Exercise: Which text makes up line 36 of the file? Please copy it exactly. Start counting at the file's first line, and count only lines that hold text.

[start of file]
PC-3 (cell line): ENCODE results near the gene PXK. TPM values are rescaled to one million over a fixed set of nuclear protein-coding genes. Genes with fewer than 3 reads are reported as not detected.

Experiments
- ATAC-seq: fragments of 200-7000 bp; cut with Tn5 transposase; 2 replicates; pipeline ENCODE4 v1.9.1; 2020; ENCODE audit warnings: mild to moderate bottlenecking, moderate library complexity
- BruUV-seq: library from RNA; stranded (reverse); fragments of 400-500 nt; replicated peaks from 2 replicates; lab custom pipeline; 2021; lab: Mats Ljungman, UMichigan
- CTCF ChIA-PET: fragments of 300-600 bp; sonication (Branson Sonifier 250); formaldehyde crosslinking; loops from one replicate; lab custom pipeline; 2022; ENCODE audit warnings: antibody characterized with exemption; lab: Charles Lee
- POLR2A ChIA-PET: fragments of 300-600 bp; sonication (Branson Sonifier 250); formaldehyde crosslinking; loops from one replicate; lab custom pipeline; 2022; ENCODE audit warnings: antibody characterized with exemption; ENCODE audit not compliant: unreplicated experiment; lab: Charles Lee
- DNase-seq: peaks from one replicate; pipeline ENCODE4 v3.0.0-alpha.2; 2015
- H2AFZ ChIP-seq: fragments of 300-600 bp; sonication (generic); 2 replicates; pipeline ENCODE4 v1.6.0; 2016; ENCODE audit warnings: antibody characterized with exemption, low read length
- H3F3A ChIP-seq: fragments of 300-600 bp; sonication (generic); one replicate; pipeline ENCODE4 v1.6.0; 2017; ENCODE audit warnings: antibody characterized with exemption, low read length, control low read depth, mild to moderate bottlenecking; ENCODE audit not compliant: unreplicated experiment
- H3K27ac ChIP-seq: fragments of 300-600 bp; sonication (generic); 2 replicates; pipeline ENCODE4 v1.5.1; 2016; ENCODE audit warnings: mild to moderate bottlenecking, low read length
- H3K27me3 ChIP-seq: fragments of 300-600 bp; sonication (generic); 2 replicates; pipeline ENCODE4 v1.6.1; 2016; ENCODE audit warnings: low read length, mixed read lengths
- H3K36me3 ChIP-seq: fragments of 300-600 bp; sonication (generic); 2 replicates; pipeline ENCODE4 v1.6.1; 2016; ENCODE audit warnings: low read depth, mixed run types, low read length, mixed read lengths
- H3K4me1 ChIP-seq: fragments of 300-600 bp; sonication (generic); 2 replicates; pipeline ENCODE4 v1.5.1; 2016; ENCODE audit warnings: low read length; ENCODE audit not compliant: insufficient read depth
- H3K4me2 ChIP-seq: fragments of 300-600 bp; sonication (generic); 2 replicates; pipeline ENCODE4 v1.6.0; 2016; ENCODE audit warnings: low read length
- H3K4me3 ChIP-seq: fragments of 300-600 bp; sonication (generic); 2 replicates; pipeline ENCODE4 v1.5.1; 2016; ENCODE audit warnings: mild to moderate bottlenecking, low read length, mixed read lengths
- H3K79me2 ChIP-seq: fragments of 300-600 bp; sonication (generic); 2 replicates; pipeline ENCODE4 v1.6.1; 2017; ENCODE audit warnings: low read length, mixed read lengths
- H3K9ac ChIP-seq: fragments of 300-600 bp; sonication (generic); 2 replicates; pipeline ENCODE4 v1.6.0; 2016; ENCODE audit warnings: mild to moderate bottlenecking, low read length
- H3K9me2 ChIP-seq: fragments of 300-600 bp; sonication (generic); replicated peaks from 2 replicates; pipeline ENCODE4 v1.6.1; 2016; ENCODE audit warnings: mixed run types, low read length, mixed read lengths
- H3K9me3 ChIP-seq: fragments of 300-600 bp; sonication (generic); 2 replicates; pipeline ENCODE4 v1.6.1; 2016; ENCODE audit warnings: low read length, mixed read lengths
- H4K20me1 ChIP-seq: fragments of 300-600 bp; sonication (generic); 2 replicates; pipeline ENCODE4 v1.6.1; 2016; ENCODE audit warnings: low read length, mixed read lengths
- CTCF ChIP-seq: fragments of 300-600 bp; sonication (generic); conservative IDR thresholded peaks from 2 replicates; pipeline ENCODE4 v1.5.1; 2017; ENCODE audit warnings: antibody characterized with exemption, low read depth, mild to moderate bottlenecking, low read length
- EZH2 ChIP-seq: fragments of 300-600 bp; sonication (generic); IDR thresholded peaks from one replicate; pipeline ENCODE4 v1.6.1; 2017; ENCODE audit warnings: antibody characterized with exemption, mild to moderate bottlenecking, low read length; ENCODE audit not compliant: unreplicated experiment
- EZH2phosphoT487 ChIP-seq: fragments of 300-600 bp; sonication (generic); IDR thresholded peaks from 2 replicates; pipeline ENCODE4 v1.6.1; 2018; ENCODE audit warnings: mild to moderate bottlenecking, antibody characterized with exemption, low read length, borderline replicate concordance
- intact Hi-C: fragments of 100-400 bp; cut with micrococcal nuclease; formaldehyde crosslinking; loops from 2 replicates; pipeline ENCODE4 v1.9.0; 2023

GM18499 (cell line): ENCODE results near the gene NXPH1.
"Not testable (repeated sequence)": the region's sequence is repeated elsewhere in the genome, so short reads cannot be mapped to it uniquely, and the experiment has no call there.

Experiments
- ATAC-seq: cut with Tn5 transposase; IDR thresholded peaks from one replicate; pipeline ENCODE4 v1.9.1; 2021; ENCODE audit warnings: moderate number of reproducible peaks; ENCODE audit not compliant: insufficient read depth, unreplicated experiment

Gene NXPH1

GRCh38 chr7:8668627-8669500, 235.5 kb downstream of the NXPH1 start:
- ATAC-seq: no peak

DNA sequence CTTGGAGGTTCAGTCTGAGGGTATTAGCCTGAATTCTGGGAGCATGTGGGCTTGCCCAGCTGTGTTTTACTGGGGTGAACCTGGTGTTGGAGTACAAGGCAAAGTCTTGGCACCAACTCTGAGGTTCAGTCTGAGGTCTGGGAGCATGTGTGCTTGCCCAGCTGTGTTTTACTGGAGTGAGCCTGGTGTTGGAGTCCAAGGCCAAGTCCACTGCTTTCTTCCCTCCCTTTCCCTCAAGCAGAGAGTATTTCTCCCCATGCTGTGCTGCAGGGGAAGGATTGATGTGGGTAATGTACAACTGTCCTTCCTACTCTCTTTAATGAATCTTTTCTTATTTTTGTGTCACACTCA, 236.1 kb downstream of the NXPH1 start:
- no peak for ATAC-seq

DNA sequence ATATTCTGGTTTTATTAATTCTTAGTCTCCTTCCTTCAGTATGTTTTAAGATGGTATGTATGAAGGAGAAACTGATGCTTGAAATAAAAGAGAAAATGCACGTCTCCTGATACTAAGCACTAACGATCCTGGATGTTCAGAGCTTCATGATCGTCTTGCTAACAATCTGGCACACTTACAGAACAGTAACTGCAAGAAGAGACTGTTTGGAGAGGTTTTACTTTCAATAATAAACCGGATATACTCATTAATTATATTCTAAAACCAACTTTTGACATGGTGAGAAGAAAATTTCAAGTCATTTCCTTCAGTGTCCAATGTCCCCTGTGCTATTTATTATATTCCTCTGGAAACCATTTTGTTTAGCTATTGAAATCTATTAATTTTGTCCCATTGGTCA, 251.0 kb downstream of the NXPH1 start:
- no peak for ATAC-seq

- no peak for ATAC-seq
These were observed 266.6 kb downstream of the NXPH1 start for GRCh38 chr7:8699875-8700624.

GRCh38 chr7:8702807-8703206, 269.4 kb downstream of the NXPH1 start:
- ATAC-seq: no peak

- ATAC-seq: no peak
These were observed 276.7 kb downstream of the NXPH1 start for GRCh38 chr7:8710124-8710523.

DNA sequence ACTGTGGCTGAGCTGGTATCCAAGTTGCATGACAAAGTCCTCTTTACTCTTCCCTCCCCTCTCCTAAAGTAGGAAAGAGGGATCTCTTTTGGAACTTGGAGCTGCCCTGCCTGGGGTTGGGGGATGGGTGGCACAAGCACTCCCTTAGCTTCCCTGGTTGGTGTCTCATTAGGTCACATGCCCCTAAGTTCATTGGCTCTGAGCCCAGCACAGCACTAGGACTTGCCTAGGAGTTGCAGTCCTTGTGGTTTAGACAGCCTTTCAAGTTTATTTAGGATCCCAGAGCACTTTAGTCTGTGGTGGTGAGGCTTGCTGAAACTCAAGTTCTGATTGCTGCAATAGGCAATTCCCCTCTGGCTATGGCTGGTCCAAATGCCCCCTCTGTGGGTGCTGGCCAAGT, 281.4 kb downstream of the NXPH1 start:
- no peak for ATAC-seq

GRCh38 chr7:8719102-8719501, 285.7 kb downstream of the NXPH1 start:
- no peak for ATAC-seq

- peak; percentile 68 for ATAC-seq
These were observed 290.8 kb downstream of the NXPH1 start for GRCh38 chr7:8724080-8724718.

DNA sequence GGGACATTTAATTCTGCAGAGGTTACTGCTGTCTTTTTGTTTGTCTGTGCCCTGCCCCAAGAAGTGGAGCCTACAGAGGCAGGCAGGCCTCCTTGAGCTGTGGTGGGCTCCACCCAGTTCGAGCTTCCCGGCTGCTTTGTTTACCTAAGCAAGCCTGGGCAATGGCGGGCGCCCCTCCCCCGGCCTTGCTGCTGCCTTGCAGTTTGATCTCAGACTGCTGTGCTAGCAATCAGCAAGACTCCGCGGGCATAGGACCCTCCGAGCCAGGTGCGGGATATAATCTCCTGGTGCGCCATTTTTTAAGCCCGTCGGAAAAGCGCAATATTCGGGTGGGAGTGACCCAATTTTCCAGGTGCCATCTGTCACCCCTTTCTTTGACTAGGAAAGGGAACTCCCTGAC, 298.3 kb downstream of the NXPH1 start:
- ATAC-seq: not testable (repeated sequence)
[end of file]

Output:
- no peak for ATAC-seq